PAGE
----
UBC Theses and Dissertations
Modelling the decay patterns and harvested wood product pools of residential houses Xie, Sheng H.
The harvested wood products (HWP) in use carbon pool plays a beneficial but frequently unrecognized role in climate change mitigation by storing carbon that has been removed from the atmosphere and providing services that can substitute for emission intensive products. Countries with a culture of building houses with wood use a majority of HWP for structural purposes and, due to the long-lived nature of houses, the structural HWP within these dwellings can last for a long time. Long-lived products have the potential to make a major contribution to the HWP in use pool and accurate quantification of this pool is an important topic worthy of detailed investigation. This study reviewed published HWP decay models and developed a “regression-aggregation-fit” methodology to accurately model the inverse sigmoidal decay patterns of houses at the national level. Using this method, the end-use half-lives of U.S. single-family and multi-family houses, U.S. mobile homes, Canadian residential houses and Norwegian residential houses were estimated to be 137 years, 44 years, 92 years and 146 years, respectively. For comparison, the default product half-lives recommended by the IPCC are 35 years for sawnwood and 25 years for wood-based panels. The direct application of these default product half-lives to quantify the HWP pool in houses is likely to result in substantial underestimation of this carbon pool. The Gamma distribution model was shown to be the most applicable generalized model for describing the country-specific decay pattern of houses. It adequately modelled housing data sets from three different countries and it was the best of the six models evaluated. This model was used to quantify the structural HWP pool in U.S. single-family and multi-family houses and in 2009 this pool was 668 Tg C, which was about 20% larger than published estimates. A constant mass input scenario indicated that this pool may act as a sink for about 750 years with a saturation value of about 1.2 Pg C. This methods developed in this thesis should improve the accuracy of national greenhouse gas inventory reporting for countries with extensive forests and a tradition of building with wood.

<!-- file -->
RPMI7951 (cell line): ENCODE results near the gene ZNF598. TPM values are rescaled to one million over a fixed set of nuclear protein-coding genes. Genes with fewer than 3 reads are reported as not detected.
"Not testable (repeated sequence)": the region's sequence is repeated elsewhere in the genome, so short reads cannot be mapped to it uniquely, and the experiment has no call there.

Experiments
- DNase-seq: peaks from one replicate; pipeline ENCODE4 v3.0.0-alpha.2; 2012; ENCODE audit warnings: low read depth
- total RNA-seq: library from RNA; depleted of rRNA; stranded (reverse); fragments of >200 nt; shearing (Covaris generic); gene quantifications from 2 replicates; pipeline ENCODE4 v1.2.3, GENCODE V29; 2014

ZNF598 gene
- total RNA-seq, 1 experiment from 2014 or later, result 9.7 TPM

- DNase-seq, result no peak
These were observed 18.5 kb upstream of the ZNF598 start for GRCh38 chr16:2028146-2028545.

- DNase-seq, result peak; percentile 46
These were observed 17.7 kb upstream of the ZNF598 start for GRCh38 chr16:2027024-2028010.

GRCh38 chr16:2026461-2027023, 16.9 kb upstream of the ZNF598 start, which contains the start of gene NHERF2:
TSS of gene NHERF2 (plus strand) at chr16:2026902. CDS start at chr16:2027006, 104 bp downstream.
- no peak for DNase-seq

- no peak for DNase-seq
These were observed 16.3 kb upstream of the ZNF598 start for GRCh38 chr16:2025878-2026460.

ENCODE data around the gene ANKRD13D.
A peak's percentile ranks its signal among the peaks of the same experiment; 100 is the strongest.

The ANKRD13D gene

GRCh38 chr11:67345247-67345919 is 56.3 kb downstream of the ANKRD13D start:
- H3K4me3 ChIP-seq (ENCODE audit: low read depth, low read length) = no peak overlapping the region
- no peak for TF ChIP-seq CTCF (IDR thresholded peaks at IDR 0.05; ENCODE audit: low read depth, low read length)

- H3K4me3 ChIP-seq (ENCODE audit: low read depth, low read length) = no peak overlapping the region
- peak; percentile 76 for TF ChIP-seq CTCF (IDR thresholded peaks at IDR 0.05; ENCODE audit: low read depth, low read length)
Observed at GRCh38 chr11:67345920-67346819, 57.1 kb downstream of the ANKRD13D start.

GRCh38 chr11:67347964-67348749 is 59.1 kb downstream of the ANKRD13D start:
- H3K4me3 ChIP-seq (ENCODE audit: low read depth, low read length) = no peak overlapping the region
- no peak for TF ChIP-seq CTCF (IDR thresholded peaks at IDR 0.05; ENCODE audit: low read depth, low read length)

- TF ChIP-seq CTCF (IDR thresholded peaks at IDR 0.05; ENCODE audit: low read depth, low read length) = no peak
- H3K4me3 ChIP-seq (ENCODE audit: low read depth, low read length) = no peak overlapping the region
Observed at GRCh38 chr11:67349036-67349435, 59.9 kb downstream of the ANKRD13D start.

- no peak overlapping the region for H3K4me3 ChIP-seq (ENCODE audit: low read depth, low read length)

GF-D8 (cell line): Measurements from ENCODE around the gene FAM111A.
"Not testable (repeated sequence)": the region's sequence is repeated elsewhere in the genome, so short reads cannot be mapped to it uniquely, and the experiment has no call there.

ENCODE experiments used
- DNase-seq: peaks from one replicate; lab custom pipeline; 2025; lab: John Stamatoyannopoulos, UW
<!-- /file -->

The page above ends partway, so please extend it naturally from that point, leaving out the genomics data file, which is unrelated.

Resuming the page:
Item Citations and Data
Attribution-NonCommercial-NoDerivs 2.5 Canada